I am so pleased with how things are going that I wouldn't hesitate to do another boat the same way. As my skills improve, though, I will take a shot at a plank on frame boat.

Regards,

Ray
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Old Sep 16, 2004, 12:30 PM
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North-East England
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Looks great! Keep the pics coming as you progress? There must be a good few readers of these pages who have never seen b&b construction.

It certainly brings back memories for me.

tony
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Old Sep 16, 2004, 03:03 PM
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Near Muncie, IN.
Joined Aug 2004
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I was just about to ask what Bread and Butter construction was...now I see. Nice work and an interesting method of construction and a very nice design. Im a first time builder myself and I had excellent results with the plank on frame method. It was not nearly as difficult as I thought it would be.
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Old Sep 17, 2004, 07:03 AM
Say no to ARFs
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Manchester Municipal, New Hampshire, United States
Joined Sep 2003
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Ray,
A friend of mine built that same boat a few years ago, he did it plank on frame. This is a great looking boat when finished and he said it sailed very well. I'm very sure you will like it when you finish.
Hans
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Old Sep 17, 2004, 10:11 AM
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Thanks for the encouragement. This morning I roughed out the outher side of the hull, and should have the whole thing faired by Monday.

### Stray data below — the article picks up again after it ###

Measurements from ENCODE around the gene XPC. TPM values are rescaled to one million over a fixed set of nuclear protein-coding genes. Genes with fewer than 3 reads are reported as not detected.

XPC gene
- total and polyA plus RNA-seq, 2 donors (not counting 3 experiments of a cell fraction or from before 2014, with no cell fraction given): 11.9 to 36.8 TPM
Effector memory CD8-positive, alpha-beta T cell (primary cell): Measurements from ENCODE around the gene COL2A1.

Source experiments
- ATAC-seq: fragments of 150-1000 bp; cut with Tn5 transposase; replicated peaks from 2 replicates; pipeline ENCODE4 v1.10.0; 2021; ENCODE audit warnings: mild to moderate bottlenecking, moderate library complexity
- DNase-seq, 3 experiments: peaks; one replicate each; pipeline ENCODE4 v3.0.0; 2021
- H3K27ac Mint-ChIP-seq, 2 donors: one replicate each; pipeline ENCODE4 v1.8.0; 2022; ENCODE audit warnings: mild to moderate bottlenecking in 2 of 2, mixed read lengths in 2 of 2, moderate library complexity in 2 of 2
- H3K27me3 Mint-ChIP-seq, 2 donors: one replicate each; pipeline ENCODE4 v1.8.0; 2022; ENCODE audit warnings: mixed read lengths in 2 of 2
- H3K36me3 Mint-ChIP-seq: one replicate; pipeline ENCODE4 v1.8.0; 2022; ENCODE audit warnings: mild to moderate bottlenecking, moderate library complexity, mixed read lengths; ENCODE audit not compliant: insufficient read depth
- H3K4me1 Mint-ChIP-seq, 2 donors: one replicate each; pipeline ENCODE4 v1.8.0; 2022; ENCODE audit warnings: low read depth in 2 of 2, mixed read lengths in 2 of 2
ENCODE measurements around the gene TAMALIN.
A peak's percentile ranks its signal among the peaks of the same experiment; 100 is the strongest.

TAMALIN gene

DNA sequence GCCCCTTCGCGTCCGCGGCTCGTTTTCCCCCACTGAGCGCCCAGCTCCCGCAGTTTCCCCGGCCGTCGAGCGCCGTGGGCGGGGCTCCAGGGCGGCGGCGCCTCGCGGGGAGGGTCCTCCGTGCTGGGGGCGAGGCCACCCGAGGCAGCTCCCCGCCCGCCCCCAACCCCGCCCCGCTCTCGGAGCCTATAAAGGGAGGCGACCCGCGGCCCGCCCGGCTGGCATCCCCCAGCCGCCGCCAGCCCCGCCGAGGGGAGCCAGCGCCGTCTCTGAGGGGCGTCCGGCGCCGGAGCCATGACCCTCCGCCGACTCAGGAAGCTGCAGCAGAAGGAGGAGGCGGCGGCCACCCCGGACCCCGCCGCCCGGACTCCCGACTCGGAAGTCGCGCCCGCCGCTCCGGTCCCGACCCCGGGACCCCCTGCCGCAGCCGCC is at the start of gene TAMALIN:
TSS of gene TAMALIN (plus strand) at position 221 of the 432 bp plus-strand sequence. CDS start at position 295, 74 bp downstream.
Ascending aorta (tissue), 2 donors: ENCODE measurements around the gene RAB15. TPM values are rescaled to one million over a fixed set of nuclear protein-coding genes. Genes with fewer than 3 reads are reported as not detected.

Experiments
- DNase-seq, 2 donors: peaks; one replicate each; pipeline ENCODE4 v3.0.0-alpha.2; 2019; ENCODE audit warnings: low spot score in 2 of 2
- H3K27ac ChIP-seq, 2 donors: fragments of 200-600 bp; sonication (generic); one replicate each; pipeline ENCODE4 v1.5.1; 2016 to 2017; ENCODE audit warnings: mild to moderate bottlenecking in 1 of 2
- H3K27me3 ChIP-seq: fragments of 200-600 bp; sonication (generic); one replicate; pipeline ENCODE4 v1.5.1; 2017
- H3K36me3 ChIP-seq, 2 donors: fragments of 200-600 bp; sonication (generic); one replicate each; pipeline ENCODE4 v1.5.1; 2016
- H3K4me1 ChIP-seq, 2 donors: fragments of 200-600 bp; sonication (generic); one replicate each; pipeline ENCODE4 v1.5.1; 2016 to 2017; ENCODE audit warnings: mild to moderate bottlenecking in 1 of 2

Hans, do you have pics of your friends boat? I'd love to see them!

Next up... Cutting and laying up the lifts for hull #2. (I'm doing two identical boats at the same time)

Regards,

Ray
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Old Sep 17, 2004, 12:09 PM
Say no to ARFs
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Manchester Municipal, New Hampshire, United States
Joined Sep 2003
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Ray,
Sorry, but no pics. I have not seen Roger in about 5 years now. We used to work at the same place and he got me interested in boats. After 5 years, I am starting to take the plunge.
I think his was a white or cream colored hull. I remember that it was a very nice looking boat. He used some small half round wood all the way around the boat as a dock scuff plate or something. Had to steam it to bend around the stern, but it looked good.
Hans
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Old Sep 17, 2004, 12:12 PM
Useful Idiot
Asturias, Spain
Joined Mar 2001
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One advantage of B&B is that no twists are introduced when planking. However, where weight is an issue, eg, racing yachts, it's none too practical.
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Old Sep 21, 2004, 10:49 AM
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What would it take to use the lift method/bread and butter hull I have faired to create fibreglass copies? Can anyone direct me to information on doing this?

Thanks,

Ray
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Old Sep 21, 2004, 01:35 PM
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PDX, OR
Joined Dec 2002
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Actually, James just made a small 8" tug boat using a method you could try to duplicate.

Essentially you seal(with lacquer) your hull, and then put several coats of wax, and then a parting agent over the out side of your hull. Then you fiberglass over the hull, and then pop the plug(your wood hull) out after the fiberglass has cured.

Here is James quick thread on his tug boat.
http://www.rcgroups.com/forums/showthread.php?t=274180
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Old Sep 21, 2004, 01:51 PM
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Hi Umi,

Thanks for your reply. I did read that thread, but something still isn't clear to me. Wouldn't the fibreglass cast that came off the plug be the master for creating additional hulls? That way if you laid up your fibreglass inside the master (created from the plug...), it would come out the same dimensions as the original plug with a nice smooth finish?

I have no FG experience, thats why I'm asking. Either way, I doubt I'll try it this time out, but enquiring minds want to know...

In the "Forgive me for wandering off topic" category: While checking out a link to your site in the "Retrieval boat" thread, I stumbled across your trebuchet video. It was so cool I had to build one! Thanks for the inspiration!

Regards, Ray